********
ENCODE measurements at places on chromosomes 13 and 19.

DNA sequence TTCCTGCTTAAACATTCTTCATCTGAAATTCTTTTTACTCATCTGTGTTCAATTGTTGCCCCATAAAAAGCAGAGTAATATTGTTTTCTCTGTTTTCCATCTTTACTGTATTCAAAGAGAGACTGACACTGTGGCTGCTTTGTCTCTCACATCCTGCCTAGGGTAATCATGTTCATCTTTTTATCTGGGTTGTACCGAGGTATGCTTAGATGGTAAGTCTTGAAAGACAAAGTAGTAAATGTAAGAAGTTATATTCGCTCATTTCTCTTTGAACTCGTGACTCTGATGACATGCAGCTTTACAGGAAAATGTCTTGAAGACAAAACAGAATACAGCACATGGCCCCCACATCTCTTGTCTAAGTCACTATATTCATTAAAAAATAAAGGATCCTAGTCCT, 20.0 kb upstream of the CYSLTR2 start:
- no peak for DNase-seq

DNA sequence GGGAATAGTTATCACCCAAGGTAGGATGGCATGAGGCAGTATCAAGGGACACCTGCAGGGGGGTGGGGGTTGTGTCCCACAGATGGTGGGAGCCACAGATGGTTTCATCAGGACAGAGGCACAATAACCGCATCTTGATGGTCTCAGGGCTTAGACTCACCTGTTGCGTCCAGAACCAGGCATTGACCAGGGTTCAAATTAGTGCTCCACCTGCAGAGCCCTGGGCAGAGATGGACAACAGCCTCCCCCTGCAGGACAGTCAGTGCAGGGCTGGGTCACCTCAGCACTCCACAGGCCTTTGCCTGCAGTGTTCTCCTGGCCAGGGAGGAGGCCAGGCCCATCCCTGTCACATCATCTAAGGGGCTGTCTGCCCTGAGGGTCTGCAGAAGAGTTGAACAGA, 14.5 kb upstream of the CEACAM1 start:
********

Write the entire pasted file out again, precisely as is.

ENCODE measurements at places on chromosomes 13 and 19.

DNA sequence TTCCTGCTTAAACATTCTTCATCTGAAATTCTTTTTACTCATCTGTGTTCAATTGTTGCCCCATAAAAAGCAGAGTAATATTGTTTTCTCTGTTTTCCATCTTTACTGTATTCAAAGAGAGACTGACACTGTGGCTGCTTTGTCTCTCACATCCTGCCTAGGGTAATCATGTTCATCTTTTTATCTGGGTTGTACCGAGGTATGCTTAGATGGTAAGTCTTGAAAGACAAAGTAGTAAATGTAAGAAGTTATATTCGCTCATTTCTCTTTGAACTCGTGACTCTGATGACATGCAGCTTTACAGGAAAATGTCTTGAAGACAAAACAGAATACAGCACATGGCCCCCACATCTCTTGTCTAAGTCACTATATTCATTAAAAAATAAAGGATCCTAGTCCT, 20.0 kb upstream of the CYSLTR2 start:
- no peak for DNase-seq

DNA sequence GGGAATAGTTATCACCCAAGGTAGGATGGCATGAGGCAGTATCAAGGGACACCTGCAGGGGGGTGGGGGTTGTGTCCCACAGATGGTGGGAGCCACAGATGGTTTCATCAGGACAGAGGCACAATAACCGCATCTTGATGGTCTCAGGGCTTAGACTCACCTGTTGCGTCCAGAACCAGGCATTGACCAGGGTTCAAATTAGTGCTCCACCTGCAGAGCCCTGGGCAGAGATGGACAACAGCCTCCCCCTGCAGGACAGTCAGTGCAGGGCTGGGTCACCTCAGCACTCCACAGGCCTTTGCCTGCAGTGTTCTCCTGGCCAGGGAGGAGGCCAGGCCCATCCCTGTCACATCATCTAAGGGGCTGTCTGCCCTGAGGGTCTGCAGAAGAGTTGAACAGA, 14.5 kb upstream of the CEACAM1 start: